KardiaBand is the first Apple Watch accessory to get FDA clearance

Heart rate monitoring strap could pave the way for more serious health add-ons
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AliveCor's heart rate monitoring KardiaBand for the Apple Watch has been cleared by the FDA. That's a big deal because it means the smart strap becomes the first medical accessory for the smartwatch to get approval.

The company, which is headed up by ex-Google SVP of engineering Vic Gundotra uses electrocardiogram (EKG) technology, which detects the electrical activity produced by a heartbeat. Unlike the optical-based sensor baked into the Apple Watch, EKG is still considered the most accurate way to record heart rate activity. It's used by the medical industry and found inside heart rate monitor chest straps.

Read this: AliveCor boss Vic Gundotra talks lifesaving heart rate data

The medical grade heart rate monitor is then able to quickly identify abnormal heart rhythms such as atrial fibrillation (AFib). It also has the potential to detect issues like palpitations, shortness of breath and irregular heart rate, which could increase the risk of a stroke.

The Food and Drug Administration is the gateway to companies developing health tech with the likes of Apple, Fitbit and Samsung among the companies beginning to explore serious health monitoring. It can be a lengthy approval process getting approved, but this is big news for any company that's looking into developing medical-grade technology for wearables like the Apple Watch.

In other KardiaBand news, the company is introducing a new feature to its Apple Watch app to improve its heart rate monitoring powers. The new SmartRhythm feature taps into AI and when combined with the Watch's heart rate data and activity sensors will evaluate the correlation between heart activity and physical activity. When the two are out of sync, the device will alert users to capture EKG data.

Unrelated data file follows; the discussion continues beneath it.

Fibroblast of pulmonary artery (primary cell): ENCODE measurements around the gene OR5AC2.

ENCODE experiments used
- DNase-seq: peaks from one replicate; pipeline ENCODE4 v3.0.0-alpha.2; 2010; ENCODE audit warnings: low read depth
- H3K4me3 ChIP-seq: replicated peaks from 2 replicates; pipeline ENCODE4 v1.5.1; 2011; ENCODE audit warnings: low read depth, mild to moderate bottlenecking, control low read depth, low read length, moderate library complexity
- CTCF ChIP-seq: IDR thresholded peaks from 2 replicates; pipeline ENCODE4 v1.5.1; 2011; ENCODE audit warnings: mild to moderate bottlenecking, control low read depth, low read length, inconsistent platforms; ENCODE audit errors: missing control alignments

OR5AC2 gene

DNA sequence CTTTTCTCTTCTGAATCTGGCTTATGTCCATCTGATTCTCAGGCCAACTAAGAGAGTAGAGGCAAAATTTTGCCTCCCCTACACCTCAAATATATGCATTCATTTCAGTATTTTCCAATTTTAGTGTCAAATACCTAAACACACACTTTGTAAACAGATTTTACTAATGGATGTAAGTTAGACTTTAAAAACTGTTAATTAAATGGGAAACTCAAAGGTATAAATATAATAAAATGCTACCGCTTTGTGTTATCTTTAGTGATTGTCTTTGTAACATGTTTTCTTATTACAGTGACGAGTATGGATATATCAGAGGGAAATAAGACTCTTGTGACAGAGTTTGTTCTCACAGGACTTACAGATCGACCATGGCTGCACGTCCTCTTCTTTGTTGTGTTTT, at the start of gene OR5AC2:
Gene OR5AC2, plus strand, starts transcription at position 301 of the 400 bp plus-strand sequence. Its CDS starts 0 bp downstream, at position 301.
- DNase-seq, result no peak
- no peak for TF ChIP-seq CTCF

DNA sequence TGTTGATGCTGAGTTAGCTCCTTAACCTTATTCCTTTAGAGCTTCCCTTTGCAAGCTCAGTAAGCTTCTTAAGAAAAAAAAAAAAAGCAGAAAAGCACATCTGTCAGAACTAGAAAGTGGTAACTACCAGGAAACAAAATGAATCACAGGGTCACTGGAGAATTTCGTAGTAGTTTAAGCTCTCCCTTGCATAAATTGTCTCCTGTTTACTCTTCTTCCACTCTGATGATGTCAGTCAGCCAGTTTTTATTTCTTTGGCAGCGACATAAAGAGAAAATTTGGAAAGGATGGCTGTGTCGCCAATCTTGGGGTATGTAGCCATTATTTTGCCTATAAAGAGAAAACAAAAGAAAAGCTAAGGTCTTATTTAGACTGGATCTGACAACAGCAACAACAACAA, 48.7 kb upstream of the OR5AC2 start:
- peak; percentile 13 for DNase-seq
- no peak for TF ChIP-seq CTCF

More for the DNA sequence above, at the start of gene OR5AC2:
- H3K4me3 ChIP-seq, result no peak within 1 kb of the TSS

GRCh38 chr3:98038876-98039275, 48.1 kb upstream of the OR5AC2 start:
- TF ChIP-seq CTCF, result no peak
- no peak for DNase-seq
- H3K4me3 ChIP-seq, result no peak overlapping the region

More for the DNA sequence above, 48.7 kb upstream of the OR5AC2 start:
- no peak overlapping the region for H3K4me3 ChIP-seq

If you want to keep a closer eye on your heart health on your Apple Watch, the KardiaBand is currently up for grabs for with a KardiaGuard membership that unlocks monthly reports of your EKG readings setting you back a year.


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Michael Sawh


Michael Sawh has been covering the wearable tech industry since the very first Fitbit landed back in 2011. Previously the resident wearable tech expert at Trusted Reviews, he also marshaled the features section of T3.com.

He also regularly contributed to T3 magazine when they needed someone to talk about fitness trackers, running watches, headphones, tablets, and phones.

Michael writes for GQ, Wired, Coach Mag, Metro, MSN, BBC Focus, Stuff, TechRadar and has made several appearances on the BBC Travel Show to talk all things tech. 

Michael is a lover of all things sports and fitness-tech related, clocking up over 15 marathons and has put in serious hours in the pool all in the name of testing every fitness wearable going. Expect to see him with a minimum of two wearables at any given time.

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